Let's not get bogged down in a discussion of "bloated" pots. Hero's stack is shallow and isn't going to face multi street decision points post flop. This situation is simple, hero can't make a mistake. Hero should be thrilled as poker doesn't get any easier than this. Not saying hero wins or loses, just the math is solid justification for how to best play the hand.

Thought exercise:
What would we think if Hero jammed with his aces preflop and got called by two players? Is that a good outcome? Was the pot bloated?

What would we think of Hero limping his aces preflop? Should he then be looking for a safe way to fold post flop facing three way action?

Can we reach a conclusion about bet sizing here? i.e. is bigger better than smaller with the same number of callers?
I think you’re totally correct on all points in this case. I was just thinking about preflop raise amounts in other situations, but yeah, that’s irrelevant.
 

jr8719

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I think you’re totally correct on all points in this case. I was just thinking about preflop raise amounts in other situations, but yeah, that’s irrelevant.
My thinking with 6,000 is that I know the play on the table is loose enough to warrant a call, so may as well extract maximum value.

In hindsight, jamming the flop was my play.

As it was, I make my first mistake and bet 10,000. She calls, small blind folds. At this point, I'm thinking she is flushing and might have AJ, KJ or possibly QJ.

Turn comes :qd:

Not the best card, not the worst. With about 10,000 left in my stack, what's my move here?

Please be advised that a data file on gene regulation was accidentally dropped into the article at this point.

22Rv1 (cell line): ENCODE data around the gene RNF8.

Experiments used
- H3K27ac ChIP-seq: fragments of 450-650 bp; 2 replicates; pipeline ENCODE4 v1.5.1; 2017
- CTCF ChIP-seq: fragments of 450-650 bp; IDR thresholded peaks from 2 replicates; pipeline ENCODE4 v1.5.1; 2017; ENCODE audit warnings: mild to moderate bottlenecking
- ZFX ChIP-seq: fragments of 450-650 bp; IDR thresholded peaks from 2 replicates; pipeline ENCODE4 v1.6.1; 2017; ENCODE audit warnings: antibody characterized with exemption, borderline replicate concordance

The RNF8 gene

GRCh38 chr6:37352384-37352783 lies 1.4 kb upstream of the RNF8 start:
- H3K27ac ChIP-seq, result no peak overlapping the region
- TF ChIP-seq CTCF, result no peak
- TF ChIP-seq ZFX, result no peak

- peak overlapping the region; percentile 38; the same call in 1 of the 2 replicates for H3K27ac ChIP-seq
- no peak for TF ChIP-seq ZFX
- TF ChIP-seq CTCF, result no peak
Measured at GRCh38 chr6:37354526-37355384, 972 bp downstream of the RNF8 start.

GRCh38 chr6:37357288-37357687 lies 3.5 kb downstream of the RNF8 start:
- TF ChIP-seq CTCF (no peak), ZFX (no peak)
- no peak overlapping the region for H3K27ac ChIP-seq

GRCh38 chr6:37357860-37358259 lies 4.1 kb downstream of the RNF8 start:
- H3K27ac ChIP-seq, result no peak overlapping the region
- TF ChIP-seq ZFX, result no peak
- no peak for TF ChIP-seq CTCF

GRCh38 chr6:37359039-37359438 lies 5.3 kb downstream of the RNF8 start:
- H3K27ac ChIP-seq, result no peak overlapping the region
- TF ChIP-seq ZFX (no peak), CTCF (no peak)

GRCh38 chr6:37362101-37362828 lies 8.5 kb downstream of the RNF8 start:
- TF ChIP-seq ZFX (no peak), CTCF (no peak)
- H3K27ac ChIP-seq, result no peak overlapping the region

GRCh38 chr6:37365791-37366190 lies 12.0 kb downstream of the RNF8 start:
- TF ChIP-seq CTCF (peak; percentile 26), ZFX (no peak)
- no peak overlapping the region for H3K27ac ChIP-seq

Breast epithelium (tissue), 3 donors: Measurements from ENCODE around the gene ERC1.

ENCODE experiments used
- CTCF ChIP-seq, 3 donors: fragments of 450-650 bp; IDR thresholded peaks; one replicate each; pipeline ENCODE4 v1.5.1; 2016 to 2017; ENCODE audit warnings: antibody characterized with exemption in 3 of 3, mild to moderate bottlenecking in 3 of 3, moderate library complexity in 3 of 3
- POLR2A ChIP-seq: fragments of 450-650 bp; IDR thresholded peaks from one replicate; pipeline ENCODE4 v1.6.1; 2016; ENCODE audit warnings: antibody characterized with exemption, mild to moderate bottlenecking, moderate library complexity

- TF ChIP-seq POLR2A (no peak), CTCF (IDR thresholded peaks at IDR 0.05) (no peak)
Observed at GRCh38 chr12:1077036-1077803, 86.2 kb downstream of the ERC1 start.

justsomedude

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I would've bet more pre.... at least 3x what's in the pot *when it gets to you*... so min. bet of 12,000. A jam wouldn't have been out of line either given your stack size.

Given the circumstances, I jam that flop every day of the week, and twice on Sundays.
 
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Kidd32

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At this point you have to put 11k to win 40, the Q doesn’t change much, there is 0% J9 in vilain’s range, few ppQ.

Space Jam
 

upNdown

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At this point you have to put 11k to win 40, the Q doesn’t change much, there is 0% J9 in vilain’s range, few ppQ.

Space Jam
Zero percent? Have you played in cheapo tournaments?
Against two opponents who called the 10k flop bet and who both have him covered? Although they could literally have anything in a tournament like this, I honestly think it’s a waste of time to try to range them at this point. If he’s not already beaten by a flush, or a set or a stupid two pair, or that unlikely J9, he probably will be, by the river.
I say hit the brakes. I don’t think your last 10k is scaring anybody off a 50k pot. Obviously you’re going to showdown one way or the other, but if you can make it there with your last 10k still on your side of the betting line, do that.
And pray for a diamond.
 

jr8719

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Zero percent? Have you played in cheapo tournaments?
Against two opponents who called the 10k flop bet and who both have him covered? Although they could literally have anything in a tournament like this, I honestly think it’s a waste of time to try to range them at this point. If he’s not already beaten by a flush, or a set or a stupid two pair, or that unlikely J9, he probably will be, by the river.
I say hit the brakes. I don’t think your last 10k is scaring anybody off a 50k pot. Obviously you’re going to showdown one way or the other, but if you can make it there with your last 10k still on your side of the betting line, do that.
And pray for a diamond.
Yeah, unfortunately in tournaments like this there is a 100% chance that anyone could be holding literally any two cards at any time — in any pot.